Belying the recent risk asset exuberance, folks in the market are quite gloomy. Everyone seems to be saying the same thing; ‘It’s a tough market’. High on Draghi one day, despondent the other. In an environment where one man’s soundbite is another man’s profit (or loss), participants are naturally choosing to excuse themselves from the market rather than risk their capital. Trading volume across asset classes is subdued. But is that necessarily a bad thing?
Conventional thinking holds that higher transaction volumes imply greater liquidity1 and depth2. And these are fundamental to a well functioning capital market which efficiently allocates capital in the economy. However, this is missing the wood for the trees. Liquidity and depth are a consequence of well functioning markets not a cause. A large number of transactions do not imply that capital is being efficiently allocated. A reductio ad absurdum argument where the market only consists of Ponzi schemes (the European sovereign debt market for the cynical) shows this assertion to be true. Such a market can show a high volume of transactions as investors flit from one scheme to another in an attempt to gather high returns and exit before the inevitable bankruptcy. But it will be completely inefficient in allocating capital to productive uses.
Although liquidity and depth are beneficial in broadening the set of investors and increasing the capital available to enterprises in the economy, they should not be viewed as goals in themselves. This present undue emphasis on them is because of the rise of the short-term speculator.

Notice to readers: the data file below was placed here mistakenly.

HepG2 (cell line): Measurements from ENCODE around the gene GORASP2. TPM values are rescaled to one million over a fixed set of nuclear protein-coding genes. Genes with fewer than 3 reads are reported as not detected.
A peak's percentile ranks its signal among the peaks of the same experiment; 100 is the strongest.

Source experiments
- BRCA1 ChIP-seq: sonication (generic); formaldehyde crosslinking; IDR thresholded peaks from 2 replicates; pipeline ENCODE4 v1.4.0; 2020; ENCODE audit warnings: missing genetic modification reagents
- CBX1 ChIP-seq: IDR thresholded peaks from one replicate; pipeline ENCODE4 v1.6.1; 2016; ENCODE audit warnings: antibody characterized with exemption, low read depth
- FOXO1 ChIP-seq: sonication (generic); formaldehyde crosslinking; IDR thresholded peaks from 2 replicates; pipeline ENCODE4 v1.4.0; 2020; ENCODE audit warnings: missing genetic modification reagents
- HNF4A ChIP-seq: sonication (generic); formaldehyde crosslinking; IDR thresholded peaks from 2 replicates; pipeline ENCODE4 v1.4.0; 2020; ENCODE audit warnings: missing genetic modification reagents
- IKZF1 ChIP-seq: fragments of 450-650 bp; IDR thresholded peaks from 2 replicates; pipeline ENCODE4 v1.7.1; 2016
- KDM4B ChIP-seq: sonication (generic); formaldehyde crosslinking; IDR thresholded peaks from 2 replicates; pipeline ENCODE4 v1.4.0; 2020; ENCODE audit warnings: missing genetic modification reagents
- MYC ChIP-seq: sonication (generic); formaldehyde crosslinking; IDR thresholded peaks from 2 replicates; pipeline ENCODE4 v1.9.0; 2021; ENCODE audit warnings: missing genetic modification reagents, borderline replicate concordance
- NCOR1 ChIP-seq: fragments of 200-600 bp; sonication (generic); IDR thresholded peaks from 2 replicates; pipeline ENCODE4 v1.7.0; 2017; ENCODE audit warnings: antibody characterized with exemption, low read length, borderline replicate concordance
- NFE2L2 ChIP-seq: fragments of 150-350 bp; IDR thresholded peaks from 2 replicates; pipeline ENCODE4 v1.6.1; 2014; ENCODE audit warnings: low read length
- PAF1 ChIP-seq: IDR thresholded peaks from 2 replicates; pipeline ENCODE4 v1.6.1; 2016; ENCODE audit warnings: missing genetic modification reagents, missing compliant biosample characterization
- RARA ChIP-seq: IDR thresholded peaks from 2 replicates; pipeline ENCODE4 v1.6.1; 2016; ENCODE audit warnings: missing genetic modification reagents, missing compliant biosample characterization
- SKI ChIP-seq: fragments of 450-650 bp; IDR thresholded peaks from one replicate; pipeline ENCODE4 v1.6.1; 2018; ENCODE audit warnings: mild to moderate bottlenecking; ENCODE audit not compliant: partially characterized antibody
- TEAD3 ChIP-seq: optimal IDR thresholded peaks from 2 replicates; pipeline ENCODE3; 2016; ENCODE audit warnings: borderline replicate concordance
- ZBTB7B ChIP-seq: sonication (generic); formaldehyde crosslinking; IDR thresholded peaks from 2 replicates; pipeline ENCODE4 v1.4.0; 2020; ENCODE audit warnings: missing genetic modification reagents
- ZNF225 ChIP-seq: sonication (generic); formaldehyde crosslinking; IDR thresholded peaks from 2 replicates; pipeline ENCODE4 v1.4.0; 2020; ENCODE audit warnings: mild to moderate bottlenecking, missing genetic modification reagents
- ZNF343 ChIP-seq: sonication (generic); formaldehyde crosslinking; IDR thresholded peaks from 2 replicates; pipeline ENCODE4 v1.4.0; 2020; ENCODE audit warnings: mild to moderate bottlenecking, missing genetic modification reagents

Developments over the last three decades have favoured the short-term speculator over the long-term investor. Financial deregulation, improved technology, financial innovation and the exponential rise of specious quantitative financial models have all played a role. To understand how this has happened one needs to distinguish between a speculator and investor and consider their different motives.
Short-term speculators are interested in making a relatively small gain by selling assets at a price which is higher than where they purchased them. The ‘buy low-sell high’ cliché originated from them. Unlike the long-term investor they are only peripherally interested in the long-term value of the asset. Their main aim is to gauge the demand and supply of the asset and accordingly make a trading decision. Therefore they need a liquid and deep market to absorb their continual buying and selling of assets. They can also easily obtain information on demand and supply in such a market. This information is the ‘edge’ which speculators seek. It is expressed through their desire to ‘see the flow’, i.e. know who is buying and selling which assets. The growth in importance of ‘flow trading’ at banks has coincided with the rise of the speculator. No less a person than Fischer Black (of Black-Scholes fame) advocated devoting more resources to flow trading as opposed to proprietary trading while at Goldman Sachs. He viewed the former as having a more sustainable advantage and profit potential.
While speculators cannot survive without the oxygen of liquidity and depth, these characteristics are only marginally useful to the long-term investor. These investors are interested in the enterprise underlying the financial asset. Rather than analyse the number and motives of other market participants they evaluate the productive enterprise to determine their expected return. In contrast to the speculator, they are not looking for liquidity and depth per se; they only wish to be able to enter into positions and sometimes exit them when the value proposition deteriorates or capital is required elsewhere. Warren Buffett with his preference for an infinite holding period typifies such investors.